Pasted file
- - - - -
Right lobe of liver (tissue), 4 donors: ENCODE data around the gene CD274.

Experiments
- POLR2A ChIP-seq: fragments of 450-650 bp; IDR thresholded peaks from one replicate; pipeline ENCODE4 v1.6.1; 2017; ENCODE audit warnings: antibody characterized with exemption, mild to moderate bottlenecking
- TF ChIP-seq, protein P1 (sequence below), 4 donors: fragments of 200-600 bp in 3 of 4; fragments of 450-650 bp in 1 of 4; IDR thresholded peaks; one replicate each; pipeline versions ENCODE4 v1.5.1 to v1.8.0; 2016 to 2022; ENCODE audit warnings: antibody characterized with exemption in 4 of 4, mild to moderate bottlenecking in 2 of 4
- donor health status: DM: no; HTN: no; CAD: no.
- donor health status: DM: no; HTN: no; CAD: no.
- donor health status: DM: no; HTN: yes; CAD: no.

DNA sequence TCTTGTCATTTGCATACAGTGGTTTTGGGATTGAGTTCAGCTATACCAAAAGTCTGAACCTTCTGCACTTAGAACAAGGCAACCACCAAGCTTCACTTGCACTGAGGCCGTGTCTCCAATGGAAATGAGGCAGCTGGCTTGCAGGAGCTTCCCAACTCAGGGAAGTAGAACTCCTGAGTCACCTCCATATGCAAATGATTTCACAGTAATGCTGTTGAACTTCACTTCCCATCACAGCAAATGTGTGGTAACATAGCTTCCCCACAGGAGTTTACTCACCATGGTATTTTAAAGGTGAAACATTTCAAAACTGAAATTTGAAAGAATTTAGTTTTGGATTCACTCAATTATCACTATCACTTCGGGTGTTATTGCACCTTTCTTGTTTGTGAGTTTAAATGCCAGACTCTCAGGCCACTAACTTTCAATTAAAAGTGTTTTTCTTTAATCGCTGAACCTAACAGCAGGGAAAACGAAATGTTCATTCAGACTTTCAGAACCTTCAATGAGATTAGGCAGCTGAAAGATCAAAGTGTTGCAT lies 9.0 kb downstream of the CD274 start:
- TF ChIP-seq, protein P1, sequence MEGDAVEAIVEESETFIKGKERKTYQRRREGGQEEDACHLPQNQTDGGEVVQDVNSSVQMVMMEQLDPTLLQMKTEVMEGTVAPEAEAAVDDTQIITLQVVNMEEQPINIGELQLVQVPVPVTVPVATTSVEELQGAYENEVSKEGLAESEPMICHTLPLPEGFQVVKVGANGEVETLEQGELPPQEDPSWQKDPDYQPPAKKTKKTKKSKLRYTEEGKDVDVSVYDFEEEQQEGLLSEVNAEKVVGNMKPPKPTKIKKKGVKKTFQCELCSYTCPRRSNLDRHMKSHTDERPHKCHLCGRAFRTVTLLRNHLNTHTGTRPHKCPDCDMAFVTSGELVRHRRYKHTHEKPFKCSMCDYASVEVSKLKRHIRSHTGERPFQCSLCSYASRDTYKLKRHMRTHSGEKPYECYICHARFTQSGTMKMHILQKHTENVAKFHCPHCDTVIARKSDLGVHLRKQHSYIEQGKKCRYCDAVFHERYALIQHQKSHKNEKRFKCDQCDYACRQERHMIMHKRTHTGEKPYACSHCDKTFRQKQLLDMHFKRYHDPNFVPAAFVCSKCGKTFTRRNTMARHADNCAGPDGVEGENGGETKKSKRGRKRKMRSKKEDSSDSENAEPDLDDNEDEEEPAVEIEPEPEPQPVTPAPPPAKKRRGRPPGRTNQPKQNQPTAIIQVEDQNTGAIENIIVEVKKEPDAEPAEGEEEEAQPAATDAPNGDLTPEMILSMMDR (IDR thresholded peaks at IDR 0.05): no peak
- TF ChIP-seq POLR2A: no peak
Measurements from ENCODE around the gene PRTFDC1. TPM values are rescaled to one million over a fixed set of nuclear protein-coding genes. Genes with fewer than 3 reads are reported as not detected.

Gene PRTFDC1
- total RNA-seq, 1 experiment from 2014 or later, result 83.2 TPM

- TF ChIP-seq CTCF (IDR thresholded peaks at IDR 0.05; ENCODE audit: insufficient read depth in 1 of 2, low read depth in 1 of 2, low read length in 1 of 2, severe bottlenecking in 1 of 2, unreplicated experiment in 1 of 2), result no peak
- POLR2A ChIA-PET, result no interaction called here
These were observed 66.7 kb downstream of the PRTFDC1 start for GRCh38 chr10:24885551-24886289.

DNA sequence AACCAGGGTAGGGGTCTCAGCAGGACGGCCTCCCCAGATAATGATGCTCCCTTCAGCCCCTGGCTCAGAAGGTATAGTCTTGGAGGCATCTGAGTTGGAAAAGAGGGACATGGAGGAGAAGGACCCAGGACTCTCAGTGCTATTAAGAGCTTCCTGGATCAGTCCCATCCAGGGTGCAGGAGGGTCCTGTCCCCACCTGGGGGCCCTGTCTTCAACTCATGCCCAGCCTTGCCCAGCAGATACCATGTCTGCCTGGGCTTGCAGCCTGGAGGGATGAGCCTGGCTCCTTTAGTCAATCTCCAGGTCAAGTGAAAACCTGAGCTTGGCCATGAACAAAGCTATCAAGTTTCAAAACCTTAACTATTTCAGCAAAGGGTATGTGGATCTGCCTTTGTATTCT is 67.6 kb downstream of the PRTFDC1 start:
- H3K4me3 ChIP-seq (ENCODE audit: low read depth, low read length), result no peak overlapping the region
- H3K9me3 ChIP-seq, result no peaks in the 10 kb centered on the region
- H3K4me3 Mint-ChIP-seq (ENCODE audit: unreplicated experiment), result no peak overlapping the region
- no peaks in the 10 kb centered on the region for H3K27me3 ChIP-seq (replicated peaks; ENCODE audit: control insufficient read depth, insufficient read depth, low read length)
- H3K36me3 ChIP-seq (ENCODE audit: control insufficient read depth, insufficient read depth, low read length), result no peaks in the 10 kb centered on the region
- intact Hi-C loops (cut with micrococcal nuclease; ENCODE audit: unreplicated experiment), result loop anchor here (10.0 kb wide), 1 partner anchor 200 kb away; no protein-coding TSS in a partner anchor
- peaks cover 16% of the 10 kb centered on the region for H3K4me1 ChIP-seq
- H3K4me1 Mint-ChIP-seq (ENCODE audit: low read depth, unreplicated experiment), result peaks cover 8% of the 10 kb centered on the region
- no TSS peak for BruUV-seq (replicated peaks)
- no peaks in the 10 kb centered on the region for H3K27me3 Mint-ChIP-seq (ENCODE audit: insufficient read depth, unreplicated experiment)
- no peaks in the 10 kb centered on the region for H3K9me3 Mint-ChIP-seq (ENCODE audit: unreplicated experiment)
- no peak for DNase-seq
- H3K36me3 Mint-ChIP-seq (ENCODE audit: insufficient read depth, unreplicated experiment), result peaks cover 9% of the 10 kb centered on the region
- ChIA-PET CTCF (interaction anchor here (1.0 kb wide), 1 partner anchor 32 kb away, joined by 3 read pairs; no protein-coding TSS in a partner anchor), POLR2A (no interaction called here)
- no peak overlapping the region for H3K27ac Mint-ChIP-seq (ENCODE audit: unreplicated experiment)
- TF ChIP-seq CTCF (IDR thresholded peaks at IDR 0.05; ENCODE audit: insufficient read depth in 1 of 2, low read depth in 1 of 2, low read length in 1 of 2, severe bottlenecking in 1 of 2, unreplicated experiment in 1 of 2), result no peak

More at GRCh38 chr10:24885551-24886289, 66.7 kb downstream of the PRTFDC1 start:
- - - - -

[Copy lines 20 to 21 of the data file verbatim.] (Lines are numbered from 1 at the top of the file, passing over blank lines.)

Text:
- H3K4me3 Mint-ChIP-seq (ENCODE audit: unreplicated experiment), result no peak overlapping the region
- no peaks in the 10 kb centered on the region for H3K27me3 ChIP-seq (replicated peaks; ENCODE audit: control insufficient read depth, insufficient read depth, low read length)